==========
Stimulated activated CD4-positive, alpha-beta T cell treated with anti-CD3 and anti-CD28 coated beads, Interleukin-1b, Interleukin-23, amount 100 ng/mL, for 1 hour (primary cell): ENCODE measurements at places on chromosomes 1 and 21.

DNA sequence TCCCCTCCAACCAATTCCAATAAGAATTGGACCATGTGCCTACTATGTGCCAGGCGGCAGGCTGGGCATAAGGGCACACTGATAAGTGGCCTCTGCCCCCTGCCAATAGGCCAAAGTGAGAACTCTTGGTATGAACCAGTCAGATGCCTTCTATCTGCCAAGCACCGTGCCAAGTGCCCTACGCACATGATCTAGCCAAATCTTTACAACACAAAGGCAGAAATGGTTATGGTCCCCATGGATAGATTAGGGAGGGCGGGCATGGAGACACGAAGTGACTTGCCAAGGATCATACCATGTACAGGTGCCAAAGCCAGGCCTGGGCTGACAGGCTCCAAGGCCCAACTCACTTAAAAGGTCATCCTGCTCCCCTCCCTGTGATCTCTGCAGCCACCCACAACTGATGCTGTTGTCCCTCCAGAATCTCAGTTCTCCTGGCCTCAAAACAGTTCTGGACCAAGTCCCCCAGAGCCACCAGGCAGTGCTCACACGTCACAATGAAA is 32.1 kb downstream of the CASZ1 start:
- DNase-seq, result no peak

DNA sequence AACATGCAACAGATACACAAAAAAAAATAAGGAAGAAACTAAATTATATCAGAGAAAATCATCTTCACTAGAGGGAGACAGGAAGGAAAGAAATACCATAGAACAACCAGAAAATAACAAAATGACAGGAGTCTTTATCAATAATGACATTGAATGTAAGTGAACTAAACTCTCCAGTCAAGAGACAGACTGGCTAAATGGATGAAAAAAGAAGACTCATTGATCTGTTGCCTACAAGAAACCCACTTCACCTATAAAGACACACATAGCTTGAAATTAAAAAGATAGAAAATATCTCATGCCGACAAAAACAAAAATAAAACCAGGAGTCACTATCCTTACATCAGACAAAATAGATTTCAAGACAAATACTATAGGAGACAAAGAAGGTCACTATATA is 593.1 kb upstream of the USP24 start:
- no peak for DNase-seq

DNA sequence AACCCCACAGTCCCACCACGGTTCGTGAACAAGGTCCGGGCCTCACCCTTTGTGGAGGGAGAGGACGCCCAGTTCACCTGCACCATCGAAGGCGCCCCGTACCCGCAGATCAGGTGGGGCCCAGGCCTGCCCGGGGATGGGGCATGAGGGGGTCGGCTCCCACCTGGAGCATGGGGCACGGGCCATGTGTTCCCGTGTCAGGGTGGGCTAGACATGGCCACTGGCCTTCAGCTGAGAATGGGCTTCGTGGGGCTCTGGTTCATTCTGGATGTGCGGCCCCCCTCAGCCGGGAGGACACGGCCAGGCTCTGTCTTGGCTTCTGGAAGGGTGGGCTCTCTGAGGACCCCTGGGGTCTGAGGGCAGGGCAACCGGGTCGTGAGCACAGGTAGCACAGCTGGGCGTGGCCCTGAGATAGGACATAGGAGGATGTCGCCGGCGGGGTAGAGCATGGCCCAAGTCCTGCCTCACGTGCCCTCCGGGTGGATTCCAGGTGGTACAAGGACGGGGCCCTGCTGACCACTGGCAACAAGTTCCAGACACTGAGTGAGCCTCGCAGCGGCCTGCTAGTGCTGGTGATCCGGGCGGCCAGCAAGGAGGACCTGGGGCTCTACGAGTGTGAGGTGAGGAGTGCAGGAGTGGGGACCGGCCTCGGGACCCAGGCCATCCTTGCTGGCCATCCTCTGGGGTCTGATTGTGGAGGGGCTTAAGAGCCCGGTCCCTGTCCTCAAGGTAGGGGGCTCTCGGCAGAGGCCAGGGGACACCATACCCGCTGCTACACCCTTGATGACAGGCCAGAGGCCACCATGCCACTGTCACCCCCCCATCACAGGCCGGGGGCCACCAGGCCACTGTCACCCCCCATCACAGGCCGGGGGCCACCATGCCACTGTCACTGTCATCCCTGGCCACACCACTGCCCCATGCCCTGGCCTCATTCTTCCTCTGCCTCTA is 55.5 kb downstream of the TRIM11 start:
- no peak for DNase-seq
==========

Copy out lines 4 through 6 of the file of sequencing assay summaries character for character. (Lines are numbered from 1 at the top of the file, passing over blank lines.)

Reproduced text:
DNA sequence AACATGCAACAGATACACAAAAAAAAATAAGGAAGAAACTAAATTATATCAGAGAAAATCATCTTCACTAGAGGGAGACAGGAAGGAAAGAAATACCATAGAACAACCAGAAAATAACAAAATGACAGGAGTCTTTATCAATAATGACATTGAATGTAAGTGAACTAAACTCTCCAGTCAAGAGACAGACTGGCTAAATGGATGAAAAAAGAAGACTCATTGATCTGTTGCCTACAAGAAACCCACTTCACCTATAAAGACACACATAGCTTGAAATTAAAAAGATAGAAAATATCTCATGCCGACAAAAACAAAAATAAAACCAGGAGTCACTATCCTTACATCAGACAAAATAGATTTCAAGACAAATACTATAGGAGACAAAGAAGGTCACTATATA is 593.1 kb upstream of the USP24 start:
- no peak for DNase-seq

DNA sequence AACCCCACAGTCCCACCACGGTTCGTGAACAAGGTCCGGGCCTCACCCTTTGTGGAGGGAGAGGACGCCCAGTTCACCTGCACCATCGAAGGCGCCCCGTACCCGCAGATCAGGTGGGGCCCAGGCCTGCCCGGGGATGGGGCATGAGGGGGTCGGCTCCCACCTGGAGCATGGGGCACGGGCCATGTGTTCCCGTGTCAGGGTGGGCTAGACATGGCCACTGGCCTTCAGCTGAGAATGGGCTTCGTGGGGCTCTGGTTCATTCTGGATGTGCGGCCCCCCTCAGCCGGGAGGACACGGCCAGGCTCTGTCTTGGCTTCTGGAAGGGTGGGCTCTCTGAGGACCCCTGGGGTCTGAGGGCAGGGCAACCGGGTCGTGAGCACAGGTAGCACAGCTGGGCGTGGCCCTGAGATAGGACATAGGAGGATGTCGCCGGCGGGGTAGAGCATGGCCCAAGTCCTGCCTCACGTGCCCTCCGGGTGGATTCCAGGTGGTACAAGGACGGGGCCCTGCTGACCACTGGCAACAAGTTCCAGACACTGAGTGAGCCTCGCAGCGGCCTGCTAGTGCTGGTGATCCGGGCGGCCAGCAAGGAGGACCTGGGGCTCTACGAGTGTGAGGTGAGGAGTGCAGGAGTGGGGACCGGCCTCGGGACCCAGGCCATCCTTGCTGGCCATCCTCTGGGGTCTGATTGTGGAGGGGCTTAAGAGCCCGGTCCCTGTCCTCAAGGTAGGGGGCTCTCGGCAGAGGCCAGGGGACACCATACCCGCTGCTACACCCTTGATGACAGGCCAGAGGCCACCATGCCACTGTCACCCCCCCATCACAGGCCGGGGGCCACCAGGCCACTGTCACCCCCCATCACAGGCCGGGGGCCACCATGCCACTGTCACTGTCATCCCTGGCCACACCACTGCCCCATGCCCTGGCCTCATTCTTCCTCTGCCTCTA is 55.5 kb downstream of the TRIM11 start: